Monthly Archives: December 2014

Featured resource: Oral history interview with Judge Patricia Wald

In the interview, conducted by Linda Perle in 2005, Patricia Wald recalled how she became involved in the nascent legal services field in the mid 1960s. While raising her five children, she co-authored a working paper on Bail in the United States for the 1964 National Conference on Bail and Criminal Justice with Daniel Freed, which was part of the criminal justice reform initiative of the Department of Justice. In the following year, she helped organize and prepared a working paper for the 1965 Conference on Law and Poverty, a milestone in the establishment of the OEO legal services program. Wald then started working for the National Crime Commission, but left the Justice Department after the change of administration in 1968. She applied for a job with the Neighborhood Legal Services Program in Washington, D.C. in 1968, where she eventually worked with the test case task force. While working with NLSP, she was involved with some of the most significant cases that shaped the practice of poverty law, including Edwards v. Habib, 397 F.2d 687 (1968) and Helen Harris v. Guy H. Harris, Yvonne H. Parks v. Norman E. Parks, 424 F.2d 806 (1970) and McKelton v. Bruno 428 F.2d 718 (1970). She also recalled the political struggles with the D.C .government over welfare cases in the days prior to home rule. In the early 70s, she joined the staff of the Center for Law and Social Policy, where she worked on mental health issues and later for the Mental Health Law Project, later known as the Bazelon Center for Mental Health Law. After serving as the as the Assistant Attorney General for Legislative Affairs at the Department of Justice during the Carter administration, Wald was appointed by President Carter as the first woman to serve as a Judge with the U.S. Court of Appeals for the District of Columbia Circuit in 1979, where she served until 1999. From 1986-1991, she served as the Court’s Chief Judge. After her retirement in 1991, she was appointed to serve as a judge on the International Criminal Tribunal for the former Yugoslavia. After returning from The Hague, President Bush appointed Wald to serve on the WMD Commission.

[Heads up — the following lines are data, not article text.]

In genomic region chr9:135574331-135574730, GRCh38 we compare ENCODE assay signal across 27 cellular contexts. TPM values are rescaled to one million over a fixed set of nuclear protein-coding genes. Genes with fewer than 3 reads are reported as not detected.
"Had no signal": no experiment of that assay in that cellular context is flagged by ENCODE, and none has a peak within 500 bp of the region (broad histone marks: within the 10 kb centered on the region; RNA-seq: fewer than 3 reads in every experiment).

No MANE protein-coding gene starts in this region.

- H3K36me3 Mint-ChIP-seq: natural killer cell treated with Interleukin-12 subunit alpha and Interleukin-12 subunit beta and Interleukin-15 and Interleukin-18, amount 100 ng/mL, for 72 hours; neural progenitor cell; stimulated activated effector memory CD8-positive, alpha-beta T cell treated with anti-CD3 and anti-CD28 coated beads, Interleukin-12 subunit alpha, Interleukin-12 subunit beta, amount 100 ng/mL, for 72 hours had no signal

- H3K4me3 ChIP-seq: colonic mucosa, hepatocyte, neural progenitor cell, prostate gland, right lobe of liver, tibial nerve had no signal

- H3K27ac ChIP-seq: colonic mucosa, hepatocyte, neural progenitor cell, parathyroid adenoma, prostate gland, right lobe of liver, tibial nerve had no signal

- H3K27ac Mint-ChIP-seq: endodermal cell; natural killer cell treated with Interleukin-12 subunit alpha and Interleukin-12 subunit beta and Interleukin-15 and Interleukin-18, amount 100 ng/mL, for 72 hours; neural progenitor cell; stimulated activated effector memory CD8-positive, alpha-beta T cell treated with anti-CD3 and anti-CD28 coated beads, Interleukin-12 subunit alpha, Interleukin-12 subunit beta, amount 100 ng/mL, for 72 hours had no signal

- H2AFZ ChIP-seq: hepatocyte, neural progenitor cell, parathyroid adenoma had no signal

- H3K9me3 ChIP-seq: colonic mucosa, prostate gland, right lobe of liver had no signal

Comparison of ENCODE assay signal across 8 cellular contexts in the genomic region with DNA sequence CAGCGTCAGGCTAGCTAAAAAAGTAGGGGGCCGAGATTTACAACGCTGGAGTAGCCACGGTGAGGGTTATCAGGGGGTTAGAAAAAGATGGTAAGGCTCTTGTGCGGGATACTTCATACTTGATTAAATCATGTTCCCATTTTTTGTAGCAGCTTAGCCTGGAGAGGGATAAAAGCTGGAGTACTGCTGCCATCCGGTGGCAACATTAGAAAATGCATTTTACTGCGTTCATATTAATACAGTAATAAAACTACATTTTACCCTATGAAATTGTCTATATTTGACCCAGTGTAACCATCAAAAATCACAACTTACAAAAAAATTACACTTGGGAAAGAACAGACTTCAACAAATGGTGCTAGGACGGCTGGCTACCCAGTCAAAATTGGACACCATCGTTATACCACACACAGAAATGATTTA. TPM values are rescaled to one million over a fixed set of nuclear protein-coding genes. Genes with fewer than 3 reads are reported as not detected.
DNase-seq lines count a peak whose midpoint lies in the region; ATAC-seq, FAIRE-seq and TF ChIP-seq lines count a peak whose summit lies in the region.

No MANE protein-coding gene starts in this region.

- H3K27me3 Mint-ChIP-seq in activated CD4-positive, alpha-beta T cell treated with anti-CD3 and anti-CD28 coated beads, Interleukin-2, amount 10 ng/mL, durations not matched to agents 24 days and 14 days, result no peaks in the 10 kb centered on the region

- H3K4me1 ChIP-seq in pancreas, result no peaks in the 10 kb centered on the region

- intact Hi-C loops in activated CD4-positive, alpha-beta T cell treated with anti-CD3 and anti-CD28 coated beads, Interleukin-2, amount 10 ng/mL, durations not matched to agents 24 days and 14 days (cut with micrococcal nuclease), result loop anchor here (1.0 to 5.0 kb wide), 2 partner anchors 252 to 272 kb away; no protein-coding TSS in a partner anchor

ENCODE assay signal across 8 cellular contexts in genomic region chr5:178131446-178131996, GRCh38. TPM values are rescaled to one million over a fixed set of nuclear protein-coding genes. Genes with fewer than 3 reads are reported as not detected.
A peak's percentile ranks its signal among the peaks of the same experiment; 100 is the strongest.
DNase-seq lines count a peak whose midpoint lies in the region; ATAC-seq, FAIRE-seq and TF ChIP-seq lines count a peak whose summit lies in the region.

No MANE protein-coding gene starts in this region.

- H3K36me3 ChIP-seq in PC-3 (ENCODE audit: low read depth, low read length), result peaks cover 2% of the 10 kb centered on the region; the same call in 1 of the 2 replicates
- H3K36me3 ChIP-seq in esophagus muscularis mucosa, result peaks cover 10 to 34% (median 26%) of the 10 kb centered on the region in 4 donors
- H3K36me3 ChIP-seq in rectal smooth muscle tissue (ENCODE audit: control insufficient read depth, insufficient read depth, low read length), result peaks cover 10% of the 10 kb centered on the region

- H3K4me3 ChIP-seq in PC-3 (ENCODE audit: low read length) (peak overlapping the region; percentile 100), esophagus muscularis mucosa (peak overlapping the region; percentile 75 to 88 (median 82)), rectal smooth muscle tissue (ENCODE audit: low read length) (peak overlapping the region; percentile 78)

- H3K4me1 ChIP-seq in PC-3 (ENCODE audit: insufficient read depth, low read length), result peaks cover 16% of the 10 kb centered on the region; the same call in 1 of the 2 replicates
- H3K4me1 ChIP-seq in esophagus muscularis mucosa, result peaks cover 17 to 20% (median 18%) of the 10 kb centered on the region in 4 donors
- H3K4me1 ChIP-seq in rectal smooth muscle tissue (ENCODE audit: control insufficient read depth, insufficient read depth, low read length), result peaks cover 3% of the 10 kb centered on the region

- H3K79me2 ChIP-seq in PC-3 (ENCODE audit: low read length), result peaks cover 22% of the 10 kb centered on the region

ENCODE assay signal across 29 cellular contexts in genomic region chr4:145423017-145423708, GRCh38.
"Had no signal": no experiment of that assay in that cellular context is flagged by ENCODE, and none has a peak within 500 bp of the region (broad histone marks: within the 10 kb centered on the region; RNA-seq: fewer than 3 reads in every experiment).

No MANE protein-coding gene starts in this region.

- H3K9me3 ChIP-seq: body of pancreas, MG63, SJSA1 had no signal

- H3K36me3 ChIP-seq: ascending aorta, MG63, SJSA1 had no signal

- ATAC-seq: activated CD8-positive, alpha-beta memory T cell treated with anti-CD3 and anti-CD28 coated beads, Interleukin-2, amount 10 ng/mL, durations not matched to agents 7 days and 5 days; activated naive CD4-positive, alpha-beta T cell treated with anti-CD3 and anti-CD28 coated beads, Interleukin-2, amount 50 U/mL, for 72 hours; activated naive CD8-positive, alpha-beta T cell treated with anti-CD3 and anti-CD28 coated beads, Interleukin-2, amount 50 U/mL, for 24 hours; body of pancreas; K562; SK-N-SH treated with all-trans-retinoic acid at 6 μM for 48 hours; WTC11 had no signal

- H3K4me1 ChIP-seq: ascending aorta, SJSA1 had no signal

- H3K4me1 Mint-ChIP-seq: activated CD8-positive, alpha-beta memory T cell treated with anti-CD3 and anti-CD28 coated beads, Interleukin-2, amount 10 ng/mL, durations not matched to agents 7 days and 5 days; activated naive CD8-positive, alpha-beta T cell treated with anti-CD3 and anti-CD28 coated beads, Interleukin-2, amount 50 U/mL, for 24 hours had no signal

The full-length recording and transcript is available at:

A draft copy of Patricia Wald’s report for the 1965 Conference on Law and Poverty is available at the NEJL: